Chen describes Kickstarter as something between altruism and capitalism. People commit to contributing money not hoping for a gain, but because they like the idea or the people behind it; as compensation you expect an enjoyable experience or the satisfaction of having participated in the birth of a cool product. Kickstarter, on the other hand, is not a nonprofit organization: it is in the black, collecting 5% of the funds raised. And it counts among its backers the cream of American angel investors and venture capital funds, from Scott Heiferman of Meetup, to Jack Dorsey of Twitter, to Fred Wilson and Union Square Ventures, for a total of $10 million.
At the moment design and technology projects offered on Kickstarter account for only 5% of the total, but that number is growing quickly. It is a way for inventors to test their prototypes while minimizing risk and costs, turning directly to consumers and skipping traditional middlemen such as banks, who are more and more reluctant to provide funding. (…) >>
Our friend Paolo Merialdo, professor at the Engineering Department of the Roma 3 University, is the co-founder of InnovAction Lab, a program for college students who are interested in becoming entrepreneurs: in 4 years more than 800 students have been part of this program and more than 40 startups have been founded thanks of it. InnovAction Lab has evolved and is now an incubator: “Dock3 – the Startup Lab”.
Paolo almost every year brings some of his students to New York to learn about our startup community.
It’s great to know that one of the startups that were incubated by Dock3 was recently acquired by Apple. The startup is Stamplay and its focus – according to the co-founder Giuliano Iacobelli – is “Lego for APIs,” enabling a business’ developers to more simply connect both internal and external APIs to apps — effectively, enabling one app to offer features supplied by different developers.
Stamplay won Visa’s Everywhere Initiative API contest in 2016, and it was entrusted with an unspecified development project for the payments giant. Its experience in the financial payments industry may be the reason why Apple bought it (paying 5 million euros, according to rumors) , because digital payments are part of the services that are getting more and more important for Apple.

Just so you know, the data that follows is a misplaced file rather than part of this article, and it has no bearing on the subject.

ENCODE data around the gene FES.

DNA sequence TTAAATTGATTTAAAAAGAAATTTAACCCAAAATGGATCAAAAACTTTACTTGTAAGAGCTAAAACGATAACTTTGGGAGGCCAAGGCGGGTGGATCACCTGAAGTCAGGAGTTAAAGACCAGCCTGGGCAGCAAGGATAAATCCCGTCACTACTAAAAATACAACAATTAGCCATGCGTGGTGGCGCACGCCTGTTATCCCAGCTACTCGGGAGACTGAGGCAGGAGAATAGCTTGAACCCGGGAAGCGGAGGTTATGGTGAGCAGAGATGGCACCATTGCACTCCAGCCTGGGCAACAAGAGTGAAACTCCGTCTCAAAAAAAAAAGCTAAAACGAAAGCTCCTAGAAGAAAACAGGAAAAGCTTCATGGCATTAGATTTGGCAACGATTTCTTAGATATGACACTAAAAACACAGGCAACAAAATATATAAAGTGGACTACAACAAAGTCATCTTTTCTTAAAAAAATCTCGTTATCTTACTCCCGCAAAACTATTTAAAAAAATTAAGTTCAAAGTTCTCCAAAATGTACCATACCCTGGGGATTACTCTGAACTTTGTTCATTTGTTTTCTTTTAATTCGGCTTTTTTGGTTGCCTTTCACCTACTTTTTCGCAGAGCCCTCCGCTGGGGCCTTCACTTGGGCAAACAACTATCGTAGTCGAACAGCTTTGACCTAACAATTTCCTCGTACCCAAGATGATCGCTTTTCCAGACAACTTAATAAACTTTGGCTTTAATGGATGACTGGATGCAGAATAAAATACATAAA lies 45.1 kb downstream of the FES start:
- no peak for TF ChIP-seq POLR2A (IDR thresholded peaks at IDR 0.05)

We wish all the best to Giuliano, who is in San Francisco: maybe he has already met the most important Italian working in Cupertino, Apple CFO Luca Maestri, and he has asked him some good advice…
New York was one of the top five global destinations for venture capital dollars in 2017. The number of venture capital deals in the city grew by 256 percent, and the amounts invested by 439 percent, since 2008. The analysis –released by Comptroller Stringer and based on data from Crunchbase – also detailed venture capital’s impact on the New York City economy, as venture capital flows to a wide range of businesses in and outside of the city’s legacy industries of finance, advertising, media, and culture that support roughly 355,000 jobs – building on the city’s existing economic foundations to modernize and reshape the way those industries will do business in the 21st century.
New York-based companies closed nearly 1,000 deals valued at a total of about $9.4 billion in 2017, up from $1.7 billion in 2008. That left New York behind only Silicon Valley and San Francisco in terms of total domestic capital raised.
Orin Herskowitz, executive director of Columbia Technology Ventures at Columbia University, said to the WSJ that the growth of accelerators, incubators and an increased focus on raw innovations by research institutions have helped the city develop a robust startup community.
“It’s completely true that the rise of venture capital availability in New York in the past couple years is truly breathtaking,” Mr. Herskowitz said. “I think it goes well beyond access to capital, though, in the sense that this is a much broader story about the way New York City has pivoted to become a truly world-class place to start and grow a company.”
<<“Last year, when I was raising my seed, this guy was like, ‘It must be really difficult for you to raise money, Shannon, because men dissociate intelligence from attractiveness,’” said Shannon McLay, 40, who has started a chain of financial coaching centers called Financial Gym. (…)
“I’ve heard, ‘I really love you, Chanel, I think you have an amazing company, but I think I might want to date you,’” said Chanel Melton, 31, the founder of a hair-extension company called RoseGold Pro. >>